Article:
Back in the Before Times, I went to a Haskell-flavored FP conference, where one of the speakers said something that blew my mind. Sadly, it seems that I didn’t write this up at the time (although I swear I wrote it somewhere… maybe in an internal company memo) and I’ve lost the details of who said it. If by some quirk of odds, it was you, dear reader, please let me know!

The speaker posed a question: Given the following function signature–and no additional information at all–how many possible implementations of f are there?

f :: a -> a

For those who don’t read Haskell, it says “the function f takes an argument of type a and returns a value of type a”. We have no information about a whatsoever, and that’s the key to the koan. Without any information about type a, f cannot apply any operation to the value it receives. It cannot create a new instance of a because it doesn’t know how to construct it. It cannot modify the value because it doesn’t know any other function to apply. In fact, the only possible implementation of f is id, the identity function. If you give me an a, all I can do is give it back to you.

At first glance, this seems trivial or even tautological. But there’s something profound under the surface. If, like me, you come from the dynamic side of FP or the world of OOP where you always have a base class with some operations available, this might need a little bit of unpacking. I don’t want to turn this into a Haskell tutorial (I would certainly get a lot of it wrong!) but a couple of ideas are necessary.

Suppose we wanted to say that a different function g could operate on any integer. We would then have a different signature:

g :: Integer -> Integer

In this case, g can take any possible integer into any other possible integer. Now we know way less about the implementation. It could increment or decrement its argument. It could add 42 to odd values and subtract 99 from even ones. If we’re working with 64 bit integers, there are 18,446,744,073,709,552,000 implementations of this function that just ignore their argument and return a constant!

We could also use typeclasses to indicate partial information about the values. Suppose we wanted to create a function h that accepts values which can be compared and placed in an ordering. That would look something like :

h :: (Ord a) => a -> a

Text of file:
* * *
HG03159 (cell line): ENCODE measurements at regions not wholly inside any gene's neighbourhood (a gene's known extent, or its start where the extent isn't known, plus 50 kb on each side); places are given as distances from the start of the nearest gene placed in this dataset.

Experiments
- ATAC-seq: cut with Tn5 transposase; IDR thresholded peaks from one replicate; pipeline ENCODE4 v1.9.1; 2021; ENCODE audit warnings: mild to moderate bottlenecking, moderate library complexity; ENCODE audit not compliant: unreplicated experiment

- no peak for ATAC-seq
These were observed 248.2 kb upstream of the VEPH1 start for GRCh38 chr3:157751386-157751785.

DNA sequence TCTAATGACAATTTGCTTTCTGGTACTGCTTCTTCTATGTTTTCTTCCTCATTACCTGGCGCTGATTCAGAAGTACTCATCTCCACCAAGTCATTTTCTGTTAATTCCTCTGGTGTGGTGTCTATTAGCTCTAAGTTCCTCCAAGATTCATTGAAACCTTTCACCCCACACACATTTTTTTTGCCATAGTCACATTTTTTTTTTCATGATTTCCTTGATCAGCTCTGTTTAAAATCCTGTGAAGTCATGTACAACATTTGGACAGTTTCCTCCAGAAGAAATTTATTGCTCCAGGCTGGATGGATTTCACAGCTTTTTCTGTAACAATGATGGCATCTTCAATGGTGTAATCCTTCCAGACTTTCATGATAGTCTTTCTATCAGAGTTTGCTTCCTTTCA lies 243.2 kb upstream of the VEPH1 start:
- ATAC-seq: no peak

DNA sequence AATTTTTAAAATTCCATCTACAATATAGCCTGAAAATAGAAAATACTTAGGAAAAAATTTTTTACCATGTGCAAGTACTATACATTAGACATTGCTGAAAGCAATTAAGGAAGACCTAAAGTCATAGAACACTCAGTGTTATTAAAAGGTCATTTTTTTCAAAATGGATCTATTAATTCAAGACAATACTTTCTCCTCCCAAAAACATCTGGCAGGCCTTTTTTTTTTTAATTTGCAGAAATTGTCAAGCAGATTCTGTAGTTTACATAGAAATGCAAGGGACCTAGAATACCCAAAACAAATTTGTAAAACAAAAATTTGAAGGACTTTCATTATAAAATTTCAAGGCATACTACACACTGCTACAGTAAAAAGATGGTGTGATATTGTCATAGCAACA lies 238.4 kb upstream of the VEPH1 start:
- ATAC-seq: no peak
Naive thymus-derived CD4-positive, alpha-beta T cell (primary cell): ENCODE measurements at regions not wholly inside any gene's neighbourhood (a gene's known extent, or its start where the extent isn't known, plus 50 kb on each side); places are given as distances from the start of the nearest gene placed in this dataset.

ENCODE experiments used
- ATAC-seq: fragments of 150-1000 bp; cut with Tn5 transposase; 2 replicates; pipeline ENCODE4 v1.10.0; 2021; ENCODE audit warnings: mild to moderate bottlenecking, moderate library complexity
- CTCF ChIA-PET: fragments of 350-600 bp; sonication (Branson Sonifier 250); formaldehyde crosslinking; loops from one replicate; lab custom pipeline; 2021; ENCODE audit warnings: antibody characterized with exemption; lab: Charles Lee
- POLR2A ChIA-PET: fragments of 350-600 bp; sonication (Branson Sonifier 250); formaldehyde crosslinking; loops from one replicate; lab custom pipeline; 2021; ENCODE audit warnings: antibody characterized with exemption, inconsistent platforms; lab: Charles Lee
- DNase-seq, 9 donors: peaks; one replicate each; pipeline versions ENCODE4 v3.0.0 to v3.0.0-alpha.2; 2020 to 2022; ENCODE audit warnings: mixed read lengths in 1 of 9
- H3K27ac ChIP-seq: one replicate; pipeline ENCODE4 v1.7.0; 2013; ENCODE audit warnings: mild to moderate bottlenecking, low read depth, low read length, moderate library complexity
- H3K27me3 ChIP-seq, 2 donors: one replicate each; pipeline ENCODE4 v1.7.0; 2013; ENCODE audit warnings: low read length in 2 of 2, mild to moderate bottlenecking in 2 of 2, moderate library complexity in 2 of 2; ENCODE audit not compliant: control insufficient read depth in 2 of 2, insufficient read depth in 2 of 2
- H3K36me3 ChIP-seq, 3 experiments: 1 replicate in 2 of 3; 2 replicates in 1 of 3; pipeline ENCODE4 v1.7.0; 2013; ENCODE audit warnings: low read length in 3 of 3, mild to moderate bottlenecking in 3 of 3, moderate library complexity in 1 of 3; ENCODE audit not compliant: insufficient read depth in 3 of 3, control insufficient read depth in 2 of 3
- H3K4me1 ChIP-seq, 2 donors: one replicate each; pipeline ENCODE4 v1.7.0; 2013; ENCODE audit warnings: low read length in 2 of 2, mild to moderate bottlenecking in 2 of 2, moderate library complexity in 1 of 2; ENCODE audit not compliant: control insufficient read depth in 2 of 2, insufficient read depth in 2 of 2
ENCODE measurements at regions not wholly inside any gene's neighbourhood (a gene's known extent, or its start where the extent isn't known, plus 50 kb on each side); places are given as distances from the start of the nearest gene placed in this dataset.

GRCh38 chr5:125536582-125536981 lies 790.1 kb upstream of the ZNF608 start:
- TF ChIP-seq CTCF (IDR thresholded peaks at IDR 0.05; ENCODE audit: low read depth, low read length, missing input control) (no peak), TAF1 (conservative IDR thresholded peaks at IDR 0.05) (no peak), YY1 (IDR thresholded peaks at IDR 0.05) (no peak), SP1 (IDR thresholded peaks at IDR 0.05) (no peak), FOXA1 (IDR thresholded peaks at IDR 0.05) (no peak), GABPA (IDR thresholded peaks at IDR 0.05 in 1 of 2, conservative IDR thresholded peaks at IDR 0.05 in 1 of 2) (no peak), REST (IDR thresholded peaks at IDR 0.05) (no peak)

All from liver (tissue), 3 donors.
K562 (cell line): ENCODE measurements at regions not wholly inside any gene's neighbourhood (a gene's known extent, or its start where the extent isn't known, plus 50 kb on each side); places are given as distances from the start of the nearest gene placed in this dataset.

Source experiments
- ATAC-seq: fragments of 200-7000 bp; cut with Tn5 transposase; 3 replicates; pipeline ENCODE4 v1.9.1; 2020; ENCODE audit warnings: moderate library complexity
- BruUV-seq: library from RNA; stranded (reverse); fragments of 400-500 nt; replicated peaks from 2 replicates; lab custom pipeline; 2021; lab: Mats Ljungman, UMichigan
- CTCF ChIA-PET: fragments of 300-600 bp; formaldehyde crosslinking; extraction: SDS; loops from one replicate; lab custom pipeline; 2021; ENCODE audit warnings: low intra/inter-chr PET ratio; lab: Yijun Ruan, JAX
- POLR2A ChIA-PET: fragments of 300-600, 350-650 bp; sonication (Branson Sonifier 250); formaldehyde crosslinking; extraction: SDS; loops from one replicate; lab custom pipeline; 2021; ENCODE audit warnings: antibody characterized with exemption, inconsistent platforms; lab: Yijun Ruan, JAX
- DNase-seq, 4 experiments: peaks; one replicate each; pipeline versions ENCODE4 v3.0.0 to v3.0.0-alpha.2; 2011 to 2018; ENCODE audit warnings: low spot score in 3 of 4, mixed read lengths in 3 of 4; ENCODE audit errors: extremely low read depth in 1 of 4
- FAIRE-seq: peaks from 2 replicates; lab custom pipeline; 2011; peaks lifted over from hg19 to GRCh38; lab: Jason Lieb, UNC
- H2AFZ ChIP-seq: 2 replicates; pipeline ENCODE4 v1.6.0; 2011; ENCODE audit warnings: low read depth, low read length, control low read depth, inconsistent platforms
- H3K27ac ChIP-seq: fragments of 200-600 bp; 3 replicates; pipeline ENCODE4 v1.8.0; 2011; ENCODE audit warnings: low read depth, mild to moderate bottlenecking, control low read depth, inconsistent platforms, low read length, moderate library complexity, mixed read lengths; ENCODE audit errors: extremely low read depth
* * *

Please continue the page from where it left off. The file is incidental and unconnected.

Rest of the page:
(I probably have the syntax wrong, but bear with me… it’s the idea that is important here.)

This says that h can take any value of any type, as long as that type is known to fulfill the requirements of the Ord typeclass. Ord is fairly minimal, it just requires that the type implements a few operations like “less than” and “greater than”. (It also brings in Eq, but we don’t need that at the moment.)

Let’s get back to our original f :: a -> a: By using the type variable a with zero additional information about a, the compiler enforces constraints on the implementer of f. f must accept any value of any type whatsoever. f is therefore not allowed to know anything about the arguments. It cannot make any assumptions about the values it will be called with. In a sense, f is maximally constrained because it has the least information possible about its arguments.

On the flip side, a caller of f is maximally liberated. Because the implementation cannot make any assumptions, it also means the implementation cannot impose any constraints on the caller. The caller can pass any value it wants to. The caller can use f in contexts and situations that the implementer of f never dreamed of.

I think this generalizes to a principle: Constrain the provider to liberate callers.

In my experience, elegant systems emerge when we have functions or modules that can be used in multiple contexts. So we would like to have multiple callers. But whatever functionality the provider offers can only be used in contexts that meet its assumptions. Callers are restricted to meeting the provider’s assumptions. Therefore assumptions in the provider constrain the caller. We should invert this: limit the provider’s ability to make assumptions thereby allowing callers to use it in various situations.

This extends to services across an enterprise, too. The more a provider is allowed to know about how it will be used, the narrower the ability to reuse or recompose the services will be. Extend that forward and backward along call chains in a distributed services environment, and you will see inflexibility set in as every caller of some service is itself a provider to others.

I think this is also linked to the phenomenon of single-use API definitions, where an API is written for a specific point-to-point interaction. The implementation inevitably makes too many assumptions about how it will be used. So you get an environment with a proliferation of APIs each with their own payload types.

Another related idea is selective amnesia. When designing an API to offer, you can choose to temporarily forget what you know about the caller. Instead think about how a second or third caller might want to invoke your service. This leads to an API that is “one notch more abstract” than you might otherwise design. (Before you shout YAGNI, please recall that we must weaken YAGNI across service boundaries.) Selective amnesia can help constrain the provider from making assumptions.